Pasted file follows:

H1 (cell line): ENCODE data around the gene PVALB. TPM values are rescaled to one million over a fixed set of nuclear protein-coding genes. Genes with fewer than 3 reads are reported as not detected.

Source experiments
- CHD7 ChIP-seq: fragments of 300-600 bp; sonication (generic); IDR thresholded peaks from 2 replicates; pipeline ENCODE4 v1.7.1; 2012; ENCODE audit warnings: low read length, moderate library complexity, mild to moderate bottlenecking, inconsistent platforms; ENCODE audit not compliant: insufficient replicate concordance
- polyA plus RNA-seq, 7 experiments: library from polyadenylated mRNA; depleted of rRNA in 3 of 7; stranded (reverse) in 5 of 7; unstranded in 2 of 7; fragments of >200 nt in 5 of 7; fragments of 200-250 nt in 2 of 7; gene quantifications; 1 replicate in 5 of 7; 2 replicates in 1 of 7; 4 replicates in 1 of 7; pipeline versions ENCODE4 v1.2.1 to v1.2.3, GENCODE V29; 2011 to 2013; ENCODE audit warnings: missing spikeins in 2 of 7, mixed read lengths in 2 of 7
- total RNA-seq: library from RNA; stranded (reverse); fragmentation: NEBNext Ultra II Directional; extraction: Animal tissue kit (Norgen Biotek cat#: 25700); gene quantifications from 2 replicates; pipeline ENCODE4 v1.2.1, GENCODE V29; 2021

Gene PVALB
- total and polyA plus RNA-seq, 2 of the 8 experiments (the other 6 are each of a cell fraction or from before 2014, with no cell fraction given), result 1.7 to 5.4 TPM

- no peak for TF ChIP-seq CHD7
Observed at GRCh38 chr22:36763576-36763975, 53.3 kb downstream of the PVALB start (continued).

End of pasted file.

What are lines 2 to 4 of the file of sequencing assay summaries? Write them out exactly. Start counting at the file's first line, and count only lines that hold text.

Source experiments
- CHD7 ChIP-seq: fragments of 300-600 bp; sonication (generic); IDR thresholded peaks from 2 replicates; pipeline ENCODE4 v1.7.1; 2012; ENCODE audit warnings: low read length, moderate library complexity, mild to moderate bottlenecking, inconsistent platforms; ENCODE audit not compliant: insufficient replicate concordance
- polyA plus RNA-seq, 7 experiments: library from polyadenylated mRNA; depleted of rRNA in 3 of 7; stranded (reverse) in 5 of 7; unstranded in 2 of 7; fragments of >200 nt in 5 of 7; fragments of 200-250 nt in 2 of 7; gene quantifications; 1 replicate in 5 of 7; 2 replicates in 1 of 7; 4 replicates in 1 of 7; pipeline versions ENCODE4 v1.2.1 to v1.2.3, GENCODE V29; 2011 to 2013; ENCODE audit warnings: missing spikeins in 2 of 7, mixed read lengths in 2 of 7